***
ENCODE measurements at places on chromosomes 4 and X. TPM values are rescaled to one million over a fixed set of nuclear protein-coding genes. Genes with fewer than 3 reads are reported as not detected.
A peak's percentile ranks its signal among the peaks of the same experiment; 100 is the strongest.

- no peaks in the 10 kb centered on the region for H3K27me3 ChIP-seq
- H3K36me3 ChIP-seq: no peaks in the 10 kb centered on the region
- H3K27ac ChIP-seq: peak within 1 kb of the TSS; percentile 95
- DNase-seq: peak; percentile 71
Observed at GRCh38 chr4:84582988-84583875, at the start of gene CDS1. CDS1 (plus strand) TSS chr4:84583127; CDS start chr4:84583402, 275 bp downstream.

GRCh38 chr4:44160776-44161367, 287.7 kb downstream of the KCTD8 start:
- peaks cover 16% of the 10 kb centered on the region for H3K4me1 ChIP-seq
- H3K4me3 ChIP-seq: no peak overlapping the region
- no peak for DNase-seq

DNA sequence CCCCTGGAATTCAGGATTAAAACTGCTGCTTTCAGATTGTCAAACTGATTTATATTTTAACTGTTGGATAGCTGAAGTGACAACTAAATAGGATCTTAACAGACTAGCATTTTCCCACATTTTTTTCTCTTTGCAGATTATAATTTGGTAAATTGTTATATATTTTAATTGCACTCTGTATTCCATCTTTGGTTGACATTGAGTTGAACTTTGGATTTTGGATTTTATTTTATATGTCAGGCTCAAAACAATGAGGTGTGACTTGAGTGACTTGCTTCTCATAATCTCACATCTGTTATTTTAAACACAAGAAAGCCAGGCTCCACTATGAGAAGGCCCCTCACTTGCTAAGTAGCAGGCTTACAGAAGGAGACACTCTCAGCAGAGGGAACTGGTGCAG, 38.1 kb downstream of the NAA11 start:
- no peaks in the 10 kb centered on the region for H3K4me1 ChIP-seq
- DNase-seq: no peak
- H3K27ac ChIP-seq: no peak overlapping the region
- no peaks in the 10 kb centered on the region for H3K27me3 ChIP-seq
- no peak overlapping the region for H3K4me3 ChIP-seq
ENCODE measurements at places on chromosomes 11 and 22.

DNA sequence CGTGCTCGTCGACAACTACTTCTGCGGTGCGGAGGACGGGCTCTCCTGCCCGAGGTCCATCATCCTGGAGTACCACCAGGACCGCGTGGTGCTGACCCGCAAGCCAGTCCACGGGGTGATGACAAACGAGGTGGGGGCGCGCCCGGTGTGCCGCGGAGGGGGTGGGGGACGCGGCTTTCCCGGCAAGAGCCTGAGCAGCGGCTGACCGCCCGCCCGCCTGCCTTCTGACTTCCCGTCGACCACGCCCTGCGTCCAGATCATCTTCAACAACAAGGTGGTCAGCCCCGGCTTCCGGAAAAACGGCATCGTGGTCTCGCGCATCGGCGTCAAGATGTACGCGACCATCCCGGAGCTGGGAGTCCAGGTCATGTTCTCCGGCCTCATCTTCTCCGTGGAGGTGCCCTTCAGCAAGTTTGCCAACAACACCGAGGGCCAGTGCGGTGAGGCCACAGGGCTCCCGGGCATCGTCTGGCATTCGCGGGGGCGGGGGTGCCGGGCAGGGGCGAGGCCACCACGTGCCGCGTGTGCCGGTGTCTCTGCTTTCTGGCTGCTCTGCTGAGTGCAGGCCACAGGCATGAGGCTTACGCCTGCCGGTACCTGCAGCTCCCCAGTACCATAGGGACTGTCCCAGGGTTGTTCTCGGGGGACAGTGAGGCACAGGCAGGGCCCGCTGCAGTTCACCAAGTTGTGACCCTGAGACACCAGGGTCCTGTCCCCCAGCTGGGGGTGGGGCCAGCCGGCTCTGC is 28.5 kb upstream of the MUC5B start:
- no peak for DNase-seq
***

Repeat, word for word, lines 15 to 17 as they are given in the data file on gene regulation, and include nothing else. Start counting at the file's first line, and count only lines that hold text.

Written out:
- H3K27ac ChIP-seq: no peak overlapping the region
- no peaks in the 10 kb centered on the region for H3K27me3 ChIP-seq
- no peak overlapping the region for H3K4me3 ChIP-seq